Wearable tech

Wearables get smart

May 9, 2018

The development of smart-device wearables is set to impact on passenger wellbeing, Richard Williams discovers how

The popularity of smart wearables is on the rise. Passengers are already using smart watch functions for their boarding passes and flight info, and they have potential to aid onboard health, giving personalised travel tips and jetlag recovery schedules.

Gregory Ouillon, cto SITAONAIR, says: “It is important to distinguish between what the Internet of Things (IoT) could bring and what will be offered through passenger-owned wearables.”

For IoT, he sees new interactions with the cabin allowing passengers to control their seats, lighting and temperature from their personal devices, perhaps with pre-set preferences. Further advances may see connected technologies that sense body temperature, heart rate, sweat and alertness, and proactively propose wellbeing programmes to passengers, based on their journey and personal condition, or even anticipate health conditions and take appropriate measures.

Ouillon adds: “For passenger wearables, we need to assume passengers will own and manage their app and service ecosystem around their preferred wearables brand. The opportunity will therefore be how to present applications and content that they can download or access before they fly, for wellbeing programmes, remote health assistance, crew interaction, cabin control, IFE control, and so on.”

For crew, the potential is different again. He says: “Airlines can govern the devices and apps used to support health controls and health regulation compliance, monitor safety hazards, passenger and cabin interaction, and offer real-time information and disruption management.“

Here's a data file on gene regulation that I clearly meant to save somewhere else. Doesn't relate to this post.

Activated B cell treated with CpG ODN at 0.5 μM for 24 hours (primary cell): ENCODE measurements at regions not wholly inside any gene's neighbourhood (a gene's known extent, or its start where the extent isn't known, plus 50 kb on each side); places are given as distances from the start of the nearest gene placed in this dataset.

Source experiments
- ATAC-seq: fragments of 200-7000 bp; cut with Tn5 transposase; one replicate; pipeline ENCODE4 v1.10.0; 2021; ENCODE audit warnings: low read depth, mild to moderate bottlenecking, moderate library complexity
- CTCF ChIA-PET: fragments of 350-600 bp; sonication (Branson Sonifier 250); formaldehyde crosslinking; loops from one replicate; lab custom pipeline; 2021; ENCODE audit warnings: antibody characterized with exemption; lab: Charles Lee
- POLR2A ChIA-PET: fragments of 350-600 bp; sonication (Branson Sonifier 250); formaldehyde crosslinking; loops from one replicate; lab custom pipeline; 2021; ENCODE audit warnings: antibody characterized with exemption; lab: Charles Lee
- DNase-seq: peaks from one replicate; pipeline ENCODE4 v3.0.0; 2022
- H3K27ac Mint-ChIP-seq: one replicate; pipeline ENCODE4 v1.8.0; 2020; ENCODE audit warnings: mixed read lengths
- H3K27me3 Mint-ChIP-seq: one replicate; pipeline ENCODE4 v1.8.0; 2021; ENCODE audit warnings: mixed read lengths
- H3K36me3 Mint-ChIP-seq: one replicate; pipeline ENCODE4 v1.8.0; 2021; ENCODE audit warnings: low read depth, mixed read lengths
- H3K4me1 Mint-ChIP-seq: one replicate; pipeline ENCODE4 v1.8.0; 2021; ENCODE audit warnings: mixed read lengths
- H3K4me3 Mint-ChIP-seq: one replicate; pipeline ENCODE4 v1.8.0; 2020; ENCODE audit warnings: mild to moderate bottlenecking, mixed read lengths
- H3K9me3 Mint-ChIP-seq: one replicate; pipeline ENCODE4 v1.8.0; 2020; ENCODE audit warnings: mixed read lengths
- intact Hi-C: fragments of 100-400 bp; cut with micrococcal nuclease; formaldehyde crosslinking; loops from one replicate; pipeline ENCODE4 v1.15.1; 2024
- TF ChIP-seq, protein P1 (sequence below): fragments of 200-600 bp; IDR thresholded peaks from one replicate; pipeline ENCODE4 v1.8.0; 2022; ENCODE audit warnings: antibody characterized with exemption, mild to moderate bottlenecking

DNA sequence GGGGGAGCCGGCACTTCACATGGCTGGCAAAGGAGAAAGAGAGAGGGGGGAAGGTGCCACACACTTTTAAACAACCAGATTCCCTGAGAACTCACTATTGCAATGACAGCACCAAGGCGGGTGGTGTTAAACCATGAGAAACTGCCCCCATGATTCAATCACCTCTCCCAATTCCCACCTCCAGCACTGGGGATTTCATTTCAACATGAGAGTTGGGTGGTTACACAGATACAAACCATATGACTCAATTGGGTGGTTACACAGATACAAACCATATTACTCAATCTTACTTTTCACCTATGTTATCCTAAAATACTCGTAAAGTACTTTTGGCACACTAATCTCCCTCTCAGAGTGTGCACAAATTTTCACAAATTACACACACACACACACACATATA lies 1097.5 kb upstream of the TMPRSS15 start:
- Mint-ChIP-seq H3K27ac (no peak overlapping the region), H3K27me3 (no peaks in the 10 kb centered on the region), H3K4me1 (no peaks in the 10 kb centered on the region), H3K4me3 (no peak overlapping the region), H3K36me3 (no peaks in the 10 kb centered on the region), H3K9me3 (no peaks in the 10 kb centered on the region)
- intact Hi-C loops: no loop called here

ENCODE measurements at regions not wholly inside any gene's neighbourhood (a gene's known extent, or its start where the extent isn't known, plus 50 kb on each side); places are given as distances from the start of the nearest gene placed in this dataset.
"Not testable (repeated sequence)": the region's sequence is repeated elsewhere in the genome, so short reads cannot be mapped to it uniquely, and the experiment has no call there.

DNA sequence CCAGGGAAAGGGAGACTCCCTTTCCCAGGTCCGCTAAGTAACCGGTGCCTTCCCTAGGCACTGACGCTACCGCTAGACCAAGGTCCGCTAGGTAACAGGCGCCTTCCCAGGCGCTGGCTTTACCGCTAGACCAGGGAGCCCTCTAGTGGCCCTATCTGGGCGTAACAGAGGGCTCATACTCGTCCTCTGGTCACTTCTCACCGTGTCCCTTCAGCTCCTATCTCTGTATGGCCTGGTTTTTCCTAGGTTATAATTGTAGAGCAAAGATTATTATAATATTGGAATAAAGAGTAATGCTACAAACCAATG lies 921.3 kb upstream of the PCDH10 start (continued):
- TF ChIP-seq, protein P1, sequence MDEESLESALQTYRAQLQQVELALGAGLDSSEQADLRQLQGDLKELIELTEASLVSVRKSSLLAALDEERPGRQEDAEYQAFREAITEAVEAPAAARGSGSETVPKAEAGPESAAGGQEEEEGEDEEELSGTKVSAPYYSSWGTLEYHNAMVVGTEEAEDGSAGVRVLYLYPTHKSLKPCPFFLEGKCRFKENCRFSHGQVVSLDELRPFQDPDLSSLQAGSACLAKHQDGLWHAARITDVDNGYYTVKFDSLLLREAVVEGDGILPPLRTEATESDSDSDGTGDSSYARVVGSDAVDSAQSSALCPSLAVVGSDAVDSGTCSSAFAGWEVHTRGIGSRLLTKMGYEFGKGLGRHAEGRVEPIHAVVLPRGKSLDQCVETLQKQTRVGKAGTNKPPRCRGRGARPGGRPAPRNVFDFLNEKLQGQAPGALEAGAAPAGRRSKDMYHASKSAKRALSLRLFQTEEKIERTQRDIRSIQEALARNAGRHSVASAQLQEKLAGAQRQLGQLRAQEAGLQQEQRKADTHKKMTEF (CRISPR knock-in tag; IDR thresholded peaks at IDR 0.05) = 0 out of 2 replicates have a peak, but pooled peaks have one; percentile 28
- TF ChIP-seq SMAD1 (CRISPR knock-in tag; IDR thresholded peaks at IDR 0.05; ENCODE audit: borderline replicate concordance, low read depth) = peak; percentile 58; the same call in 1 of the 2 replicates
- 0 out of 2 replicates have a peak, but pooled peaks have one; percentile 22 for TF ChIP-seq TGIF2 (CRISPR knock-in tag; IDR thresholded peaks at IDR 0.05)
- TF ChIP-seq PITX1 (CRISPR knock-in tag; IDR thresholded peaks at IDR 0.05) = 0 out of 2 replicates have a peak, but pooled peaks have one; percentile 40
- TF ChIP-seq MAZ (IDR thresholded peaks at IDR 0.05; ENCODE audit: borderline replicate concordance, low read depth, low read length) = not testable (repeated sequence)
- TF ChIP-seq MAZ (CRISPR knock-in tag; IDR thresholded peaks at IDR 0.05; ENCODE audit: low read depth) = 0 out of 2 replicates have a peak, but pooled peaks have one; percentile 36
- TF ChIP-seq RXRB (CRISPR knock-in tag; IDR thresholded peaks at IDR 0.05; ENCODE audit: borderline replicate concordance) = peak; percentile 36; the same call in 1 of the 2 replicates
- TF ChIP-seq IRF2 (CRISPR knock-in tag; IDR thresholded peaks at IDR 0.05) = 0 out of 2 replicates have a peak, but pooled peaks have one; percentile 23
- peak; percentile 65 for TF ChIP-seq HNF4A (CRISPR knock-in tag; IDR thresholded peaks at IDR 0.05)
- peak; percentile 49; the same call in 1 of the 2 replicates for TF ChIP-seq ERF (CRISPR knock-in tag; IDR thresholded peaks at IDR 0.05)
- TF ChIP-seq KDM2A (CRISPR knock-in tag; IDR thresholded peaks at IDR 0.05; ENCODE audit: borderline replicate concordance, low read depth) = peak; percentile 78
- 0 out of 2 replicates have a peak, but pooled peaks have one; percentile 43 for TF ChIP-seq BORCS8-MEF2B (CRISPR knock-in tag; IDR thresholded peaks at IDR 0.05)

He explains that the development of these smart devices relating to health and wellbeing is just at its beginning, and those recently introduced to the market are small, light and intuitive. Most of them can be carried in small boxes and swapped from one aircraft to the other, removing the obligation to obtain an aviation authority-approved certificate to use them onboard – a perfect combination for fast adoption by airlines.

Smart devices can also support onboard telemedicine, using the IFC system to share photos and videos so remote doctors give precise treatment advice onboard.

Paul Colley, vp software development, Spafax, adds: “There has been some buzz around biometric technology for passenger health and wellbeing (hydration monitoring, etc.). Finger printing and facial recognition are increasingly being integrated into the boarding procedures too. Fitness wearable brands are likely to evolve to include more sophisticated features that relate specifically to health and wellbeing
during air travel.”